Background: Why PyViz?

Many of the activities of a data scientist or analyst require visualization, but it can be difficult to assemble a set of tools that cover all of the tasks involved. Initial exploration needs to be in a flexible, open-ended environment where it is simple to try out and test hypotheses. Once key aspects of the data have been identified, the analyst might prepare a specific image or figure to share with colleagues or a wider audience. Or, they might need to set up an interactive way to share a set of data that would be unwieldy as a fixed figure, using interactive controls to let others explore the effects of certain variables. Eventually, for particularly important data or use cases, the analyst might get involved in a long-term project to develop a full-featured web application or dashboard to deploy, allowing decision makers to interact directly with live data streams to make operational decisions.

With Python, initial exploration is typically in a Jupyter notebook, using tools like Matplotlib and Bokeh to develop static or interactive plots. These tools support a simple syntax for making certain kinds of plots, but showing more complex relationships in data can quickly turn into a major software development exercise, making it difficult to achieve understanding during exploration. Simple apps can be built using ipywidgets to control these visualizations, but the resulting combinations end up being tightly coupled to the notebook environment, unable to migrate into a standalone server context with an application that can be shared more widely. Bokeh includes widgets that can work in both notebook and server environments, but these can be difficult to work with for initial exploration. Bokeh and Matplotlib both also have limitations on how much data they can handle, in part because Bokeh requires the data to be put into the web browser’s limited memory space.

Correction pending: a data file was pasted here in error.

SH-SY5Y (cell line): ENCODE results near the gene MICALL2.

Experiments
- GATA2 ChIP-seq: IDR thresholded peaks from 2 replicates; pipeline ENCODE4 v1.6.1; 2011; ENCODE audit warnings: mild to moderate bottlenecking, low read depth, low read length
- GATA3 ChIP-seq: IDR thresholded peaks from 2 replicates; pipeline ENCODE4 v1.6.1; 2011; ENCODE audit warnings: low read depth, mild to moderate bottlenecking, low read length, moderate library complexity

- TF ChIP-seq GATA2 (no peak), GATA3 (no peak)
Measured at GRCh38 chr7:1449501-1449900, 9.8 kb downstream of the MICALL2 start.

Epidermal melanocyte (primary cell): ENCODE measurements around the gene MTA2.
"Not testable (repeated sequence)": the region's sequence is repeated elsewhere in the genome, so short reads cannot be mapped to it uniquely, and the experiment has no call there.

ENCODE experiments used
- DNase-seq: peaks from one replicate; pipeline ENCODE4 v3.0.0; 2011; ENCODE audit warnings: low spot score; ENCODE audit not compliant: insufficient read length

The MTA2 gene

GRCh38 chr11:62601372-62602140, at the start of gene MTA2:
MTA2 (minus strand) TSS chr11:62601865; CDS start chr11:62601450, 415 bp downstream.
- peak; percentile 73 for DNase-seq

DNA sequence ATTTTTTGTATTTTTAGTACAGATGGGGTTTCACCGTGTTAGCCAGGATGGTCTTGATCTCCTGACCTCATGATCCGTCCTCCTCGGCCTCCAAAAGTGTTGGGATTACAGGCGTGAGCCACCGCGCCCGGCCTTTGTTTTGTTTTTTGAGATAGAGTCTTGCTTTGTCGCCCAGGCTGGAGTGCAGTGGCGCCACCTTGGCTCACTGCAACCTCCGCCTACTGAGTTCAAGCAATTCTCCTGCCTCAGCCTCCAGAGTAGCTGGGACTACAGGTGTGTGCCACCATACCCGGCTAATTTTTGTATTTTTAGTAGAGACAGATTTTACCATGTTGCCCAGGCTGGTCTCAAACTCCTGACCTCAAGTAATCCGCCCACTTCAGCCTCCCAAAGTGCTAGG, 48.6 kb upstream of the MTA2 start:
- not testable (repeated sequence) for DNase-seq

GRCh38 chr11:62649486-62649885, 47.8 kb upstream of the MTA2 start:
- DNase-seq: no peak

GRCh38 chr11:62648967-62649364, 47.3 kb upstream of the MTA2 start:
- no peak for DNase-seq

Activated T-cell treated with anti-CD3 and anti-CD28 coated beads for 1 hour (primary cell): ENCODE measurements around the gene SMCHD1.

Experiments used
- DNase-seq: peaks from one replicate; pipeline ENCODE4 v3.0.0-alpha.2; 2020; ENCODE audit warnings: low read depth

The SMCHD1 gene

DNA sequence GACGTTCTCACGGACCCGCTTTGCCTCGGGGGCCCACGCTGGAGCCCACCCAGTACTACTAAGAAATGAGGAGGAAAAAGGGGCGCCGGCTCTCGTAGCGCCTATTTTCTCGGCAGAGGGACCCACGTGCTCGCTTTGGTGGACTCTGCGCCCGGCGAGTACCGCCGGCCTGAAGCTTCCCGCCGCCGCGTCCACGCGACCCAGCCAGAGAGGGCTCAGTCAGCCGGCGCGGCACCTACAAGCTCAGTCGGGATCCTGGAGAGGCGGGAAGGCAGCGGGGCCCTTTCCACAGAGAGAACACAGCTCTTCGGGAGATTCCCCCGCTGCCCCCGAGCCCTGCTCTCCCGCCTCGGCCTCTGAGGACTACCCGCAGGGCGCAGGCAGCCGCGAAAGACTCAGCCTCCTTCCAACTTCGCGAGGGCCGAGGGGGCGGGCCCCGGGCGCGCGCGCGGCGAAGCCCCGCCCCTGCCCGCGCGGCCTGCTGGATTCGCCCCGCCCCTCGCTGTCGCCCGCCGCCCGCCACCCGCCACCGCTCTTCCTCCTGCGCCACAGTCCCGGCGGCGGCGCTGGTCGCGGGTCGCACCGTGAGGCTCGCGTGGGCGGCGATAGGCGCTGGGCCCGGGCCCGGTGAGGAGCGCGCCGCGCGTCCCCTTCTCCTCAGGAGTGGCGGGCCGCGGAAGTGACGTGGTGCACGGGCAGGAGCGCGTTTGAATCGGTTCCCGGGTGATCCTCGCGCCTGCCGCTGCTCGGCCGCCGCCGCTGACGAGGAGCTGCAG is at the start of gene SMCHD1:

To address these issues, we have developed a set of open-source Python to streamline the process of working with small and large datasets (from a few points to billions) in a web browser, whether doing exploratory analysis, making simple widget-based tools, or building full-featured dashboards. The libraries in this ecosystem include:

  • Bokeh : Interactive plotting in web browsers, running JavaScript but controlled by Python
  • HoloViews : Declarative objects for instantly visualizable data, building Bokeh plots from convenient high-level specifications
  • GeoViews : Visualizable geographic data that that can be mixed and matched with HoloViews objects
  • Datashader : Rasterizing huge datasets quickly as fixed-size images
  • Param : Declaring user-relevant parameters, making it simple to work with widgets inside and outside of a notebook context

These projects can be used separately or together in a wide variety of different configurations to address different needs. For instance, if we focus on the needs of a data scientist/analyst who wants to understand the properties of their data, we can compare that to the approach suggested for a software developer wanting to build a highly custom software application for data of different sizes:

Here Datashader is used to make large datasets practical by rendering images outside the browser, either directly for a programmer or via a convenient high-level interface using HoloViews, and the results can be embedded in interactive Bokeh plots if desired, either as a static HTML plot, in a Jupyter notebook, or as a standaline application.

Behind the scenes, these tools rely on a wide range of other open-source libraries for their implementation, including:

  • Pandas : Convenient computation on columnar datasets (used by HoloViews and datashader)
  • Xarray : Convenient computations on multidimensional array datasets (used by HoloViews and Datashader)
  • Dask : Efficient out-of-core/distributed computation on massive datasets (used by Datashader)
  • Numba : Accelerated machine code for inner loops (used by Datashader)
  • Fastparquet : Efficient storage for columnar data
  • Cartopy : Support for geographical data (using a wide range of other libraries)

The PyViz tutorials will guide you through the process of using these tools together to build rich, high-performance, scalable, flexible, and deployable visualizations, apps, and dashboards, without having to use JavaScript or other web technologies explicitly, and without having to rewrite your code to move between each of the different tasks or phases from exploration to deployment. In each case, we’ll try to draw your attention to libraries and approaches that help you get the job done, which in turn depend on many other unseen libraries in the scientific Python ecosystem to do the heavy lifting.


To give you an idea what sort of functionality is possible with these tools, you can check out some of these links first if you wish:

Getting started

First, you should browse through the already-run versions of the PyViz tutorials to see what they cover and how it all works. But everything on this website is a Jupyter Notebook that you can run yourself, once you follow the installation instructions, so the next step is to try it all out and have fun exploring it!